Making the margin
While the UK and Irish construction sectors may differ in terms of contracting mechanisms, similarities can be found in the difficulties businesses face in actually making money.
Like UK companies, Irish contractors generally operate on very tight margins, according to Irish trade body the Construction Industry Federation. Policy and government relations director Shane Dempsey says anecdotal evidence from CIF’s members suggests their average margins are between 1 per cent and 1.5 per cent.
“With these fixed lump-sum contracts contractors will cut their margins too tight. They will get into trouble, as some of these companies are dependent on public sector work”
Shane Dempsey, Construction Industry Federation
Mr Dempsey says a primary reason for this is procurement, which he describes as an area of “huge difficulty” for the industry.
With the exception of major infrastructure projects, contractors with the lowest-priced tenders will usually scoop the work, Mr Dempsey explains. Furthermore, contracts tend to be awarded on a fixed lump-sum basis. Fail to deliver projects on budget, and you won’t be able to recover the costs, he suggests.
“What tends to happen with these fixed lump-sum contracts is that contractors will cut their margins too tight,” Mr Dempsey says. “Because of this, they will get into trouble […] as some of these companies are dependent on public sector work. Something may happen on the project – which may be out of your control – and then they will be left scraping the can.”
This procurement culture is squeezing contractors even more as the cost of materials continues to rise, he adds. With fixed lump-sum contracts, there is no opportunity to recover these rising costs.
As well as firms based in mainland Britain, the Republic of Ireland market of course attracts many Northern Irish companies, while a range of projects and programmes have cross-border stakeholders and supply chains.
Belfast City Council director of property and projects Gerry Millar agrees with Mr Dempsey that public sector procurement is heavily weighted towards lowest cost. Local authorities will usually use a metric system for tendering work, he says, weighted either 80:20 or 70:30 towards price over quality.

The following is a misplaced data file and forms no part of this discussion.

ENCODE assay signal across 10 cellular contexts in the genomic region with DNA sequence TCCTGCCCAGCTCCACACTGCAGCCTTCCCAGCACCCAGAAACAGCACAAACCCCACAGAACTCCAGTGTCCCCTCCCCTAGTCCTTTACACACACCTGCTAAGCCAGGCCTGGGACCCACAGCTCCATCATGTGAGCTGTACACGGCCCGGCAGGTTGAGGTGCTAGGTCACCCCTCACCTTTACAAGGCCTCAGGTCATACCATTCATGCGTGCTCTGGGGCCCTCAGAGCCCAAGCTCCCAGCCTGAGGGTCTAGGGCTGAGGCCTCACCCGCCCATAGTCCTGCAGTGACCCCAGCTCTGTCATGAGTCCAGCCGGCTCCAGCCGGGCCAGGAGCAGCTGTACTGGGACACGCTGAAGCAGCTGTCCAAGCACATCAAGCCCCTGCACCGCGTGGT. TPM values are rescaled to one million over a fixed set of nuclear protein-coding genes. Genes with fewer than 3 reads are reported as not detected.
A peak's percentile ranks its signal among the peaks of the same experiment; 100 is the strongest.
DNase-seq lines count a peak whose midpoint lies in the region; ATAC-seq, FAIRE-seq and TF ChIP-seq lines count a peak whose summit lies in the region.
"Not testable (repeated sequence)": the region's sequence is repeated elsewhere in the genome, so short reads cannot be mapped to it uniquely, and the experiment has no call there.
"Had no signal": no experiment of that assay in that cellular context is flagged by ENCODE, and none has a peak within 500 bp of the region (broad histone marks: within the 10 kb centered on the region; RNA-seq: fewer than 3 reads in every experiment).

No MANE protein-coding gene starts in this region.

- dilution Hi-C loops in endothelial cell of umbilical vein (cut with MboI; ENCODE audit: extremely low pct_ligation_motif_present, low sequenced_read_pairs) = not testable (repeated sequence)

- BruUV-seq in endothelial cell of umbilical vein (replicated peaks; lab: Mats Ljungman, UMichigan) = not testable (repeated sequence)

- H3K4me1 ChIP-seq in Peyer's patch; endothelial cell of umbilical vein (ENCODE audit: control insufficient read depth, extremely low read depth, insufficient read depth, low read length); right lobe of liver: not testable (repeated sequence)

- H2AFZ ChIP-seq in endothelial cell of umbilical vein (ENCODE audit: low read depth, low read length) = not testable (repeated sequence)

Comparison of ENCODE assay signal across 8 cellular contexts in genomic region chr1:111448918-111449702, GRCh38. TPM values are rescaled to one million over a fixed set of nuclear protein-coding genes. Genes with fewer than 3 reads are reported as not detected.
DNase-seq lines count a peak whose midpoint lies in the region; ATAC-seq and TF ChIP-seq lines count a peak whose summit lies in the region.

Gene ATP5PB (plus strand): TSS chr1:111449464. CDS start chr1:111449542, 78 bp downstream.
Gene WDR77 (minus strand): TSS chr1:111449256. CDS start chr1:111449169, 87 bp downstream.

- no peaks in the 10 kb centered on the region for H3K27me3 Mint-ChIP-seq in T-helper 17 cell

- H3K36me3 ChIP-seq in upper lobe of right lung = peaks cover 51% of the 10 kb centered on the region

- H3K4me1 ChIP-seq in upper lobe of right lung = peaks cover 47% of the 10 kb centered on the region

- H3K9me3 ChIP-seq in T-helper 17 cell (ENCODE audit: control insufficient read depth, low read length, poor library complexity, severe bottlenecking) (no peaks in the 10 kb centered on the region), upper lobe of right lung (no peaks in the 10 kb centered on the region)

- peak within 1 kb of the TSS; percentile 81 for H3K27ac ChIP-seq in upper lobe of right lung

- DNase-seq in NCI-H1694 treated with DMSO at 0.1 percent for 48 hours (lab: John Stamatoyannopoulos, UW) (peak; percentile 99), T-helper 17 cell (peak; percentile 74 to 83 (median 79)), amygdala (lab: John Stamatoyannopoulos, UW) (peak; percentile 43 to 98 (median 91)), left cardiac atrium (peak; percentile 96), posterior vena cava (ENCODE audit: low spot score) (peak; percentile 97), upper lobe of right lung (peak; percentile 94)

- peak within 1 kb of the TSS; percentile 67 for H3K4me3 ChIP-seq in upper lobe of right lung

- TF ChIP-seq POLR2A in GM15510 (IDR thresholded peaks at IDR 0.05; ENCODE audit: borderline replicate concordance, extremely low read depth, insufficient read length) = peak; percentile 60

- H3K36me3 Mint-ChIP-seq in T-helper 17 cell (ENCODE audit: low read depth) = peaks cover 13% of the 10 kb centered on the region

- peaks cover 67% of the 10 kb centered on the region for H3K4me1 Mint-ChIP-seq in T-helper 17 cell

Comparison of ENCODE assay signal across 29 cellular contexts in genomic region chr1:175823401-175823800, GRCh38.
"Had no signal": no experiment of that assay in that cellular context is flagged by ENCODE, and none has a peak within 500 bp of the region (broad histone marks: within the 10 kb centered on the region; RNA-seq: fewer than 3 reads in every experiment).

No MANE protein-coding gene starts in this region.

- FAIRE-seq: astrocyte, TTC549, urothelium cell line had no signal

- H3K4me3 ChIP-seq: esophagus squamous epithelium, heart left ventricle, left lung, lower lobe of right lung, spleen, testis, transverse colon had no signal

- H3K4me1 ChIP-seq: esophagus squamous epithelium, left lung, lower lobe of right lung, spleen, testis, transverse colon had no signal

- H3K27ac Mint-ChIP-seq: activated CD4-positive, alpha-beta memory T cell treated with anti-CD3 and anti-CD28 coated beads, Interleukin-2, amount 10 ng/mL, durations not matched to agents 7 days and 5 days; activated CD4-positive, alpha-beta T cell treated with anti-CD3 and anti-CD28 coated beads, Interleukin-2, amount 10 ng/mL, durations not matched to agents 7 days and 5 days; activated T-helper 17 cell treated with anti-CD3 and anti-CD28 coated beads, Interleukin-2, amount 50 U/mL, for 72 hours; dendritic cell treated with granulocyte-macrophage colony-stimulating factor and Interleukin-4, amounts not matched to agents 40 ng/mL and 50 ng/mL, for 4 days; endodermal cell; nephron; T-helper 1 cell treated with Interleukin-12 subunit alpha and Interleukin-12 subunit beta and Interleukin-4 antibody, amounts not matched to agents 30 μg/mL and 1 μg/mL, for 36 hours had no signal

He sympathises with the industry and describes the central government tendering systems as overly complicated, affecting not only contractors but also clients. “[Procurement] takes too long, is very risk-adverse and slows things down,” he says, arguing for a more simplified model to replace the current system.
The Brexit and Trump effect
Just over two years ago, the UK was in the throes of EU referendum campaigning.
Back then, the potential impact of Brexit on the relationship between Northern Ireland and the Republic drew little attention. But as Westminster rushes to secure a Brexit deal ahead of the UK’s March 2019 departure date, this relationship is now a major consideration as negotiations rumble on.
“Any Brexit deal that helps the relationship between the Republic and Northern Ireland will be all for the good. But there could be a hard border, which could take us backwards”
Gerry Millar, Belfast City Council
One of the most difficult questions is what form a border might take between Northern Ireland and the Republic. Depending on how this is addressed, there are fears it could sour relations politically, socially and economically.